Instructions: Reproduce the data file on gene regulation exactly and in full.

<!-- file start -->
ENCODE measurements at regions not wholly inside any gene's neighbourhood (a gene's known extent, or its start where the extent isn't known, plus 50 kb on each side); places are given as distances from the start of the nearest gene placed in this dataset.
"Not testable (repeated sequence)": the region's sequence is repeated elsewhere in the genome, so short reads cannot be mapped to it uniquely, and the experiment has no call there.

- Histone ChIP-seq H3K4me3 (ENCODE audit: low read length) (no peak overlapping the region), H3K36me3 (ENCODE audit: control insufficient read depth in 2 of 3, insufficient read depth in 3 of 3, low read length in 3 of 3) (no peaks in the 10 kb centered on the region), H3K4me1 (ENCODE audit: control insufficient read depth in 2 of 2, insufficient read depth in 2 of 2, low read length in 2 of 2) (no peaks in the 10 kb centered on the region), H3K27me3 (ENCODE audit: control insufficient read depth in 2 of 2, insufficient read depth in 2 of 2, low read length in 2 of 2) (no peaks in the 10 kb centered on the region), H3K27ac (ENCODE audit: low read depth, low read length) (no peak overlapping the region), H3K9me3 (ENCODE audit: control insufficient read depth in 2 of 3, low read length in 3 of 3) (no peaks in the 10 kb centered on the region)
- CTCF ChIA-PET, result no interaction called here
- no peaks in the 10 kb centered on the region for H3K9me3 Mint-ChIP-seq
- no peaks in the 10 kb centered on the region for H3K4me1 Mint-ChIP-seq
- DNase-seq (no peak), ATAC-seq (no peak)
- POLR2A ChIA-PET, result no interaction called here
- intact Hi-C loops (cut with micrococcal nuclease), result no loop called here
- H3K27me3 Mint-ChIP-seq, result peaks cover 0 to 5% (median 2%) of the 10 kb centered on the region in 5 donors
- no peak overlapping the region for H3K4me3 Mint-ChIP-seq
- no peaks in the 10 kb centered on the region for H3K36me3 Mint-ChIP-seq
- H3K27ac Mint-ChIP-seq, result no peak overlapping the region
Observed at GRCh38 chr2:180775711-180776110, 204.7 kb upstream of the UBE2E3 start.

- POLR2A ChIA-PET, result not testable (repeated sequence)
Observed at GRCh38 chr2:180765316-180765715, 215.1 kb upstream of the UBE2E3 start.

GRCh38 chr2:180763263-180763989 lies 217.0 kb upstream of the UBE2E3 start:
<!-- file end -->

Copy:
ENCODE measurements at regions not wholly inside any gene's neighbourhood (a gene's known extent, or its start where the extent isn't known, plus 50 kb on each side); places are given as distances from the start of the nearest gene placed in this dataset.
"Not testable (repeated sequence)": the region's sequence is repeated elsewhere in the genome, so short reads cannot be mapped to it uniquely, and the experiment has no call there.

- Histone ChIP-seq H3K4me3 (ENCODE audit: low read length) (no peak overlapping the region), H3K36me3 (ENCODE audit: control insufficient read depth in 2 of 3, insufficient read depth in 3 of 3, low read length in 3 of 3) (no peaks in the 10 kb centered on the region), H3K4me1 (ENCODE audit: control insufficient read depth in 2 of 2, insufficient read depth in 2 of 2, low read length in 2 of 2) (no peaks in the 10 kb centered on the region), H3K27me3 (ENCODE audit: control insufficient read depth in 2 of 2, insufficient read depth in 2 of 2, low read length in 2 of 2) (no peaks in the 10 kb centered on the region), H3K27ac (ENCODE audit: low read depth, low read length) (no peak overlapping the region), H3K9me3 (ENCODE audit: control insufficient read depth in 2 of 3, low read length in 3 of 3) (no peaks in the 10 kb centered on the region)
- CTCF ChIA-PET, result no interaction called here
- no peaks in the 10 kb centered on the region for H3K9me3 Mint-ChIP-seq
- no peaks in the 10 kb centered on the region for H3K4me1 Mint-ChIP-seq
- DNase-seq (no peak), ATAC-seq (no peak)
- POLR2A ChIA-PET, result no interaction called here
- intact Hi-C loops (cut with micrococcal nuclease), result no loop called here
- H3K27me3 Mint-ChIP-seq, result peaks cover 0 to 5% (median 2%) of the 10 kb centered on the region in 5 donors
- no peak overlapping the region for H3K4me3 Mint-ChIP-seq
- no peaks in the 10 kb centered on the region for H3K36me3 Mint-ChIP-seq
- H3K27ac Mint-ChIP-seq, result no peak overlapping the region
Observed at GRCh38 chr2:180775711-180776110, 204.7 kb upstream of the UBE2E3 start.

- POLR2A ChIA-PET, result not testable (repeated sequence)
Observed at GRCh38 chr2:180765316-180765715, 215.1 kb upstream of the UBE2E3 start.

GRCh38 chr2:180763263-180763989 lies 217.0 kb upstream of the UBE2E3 start: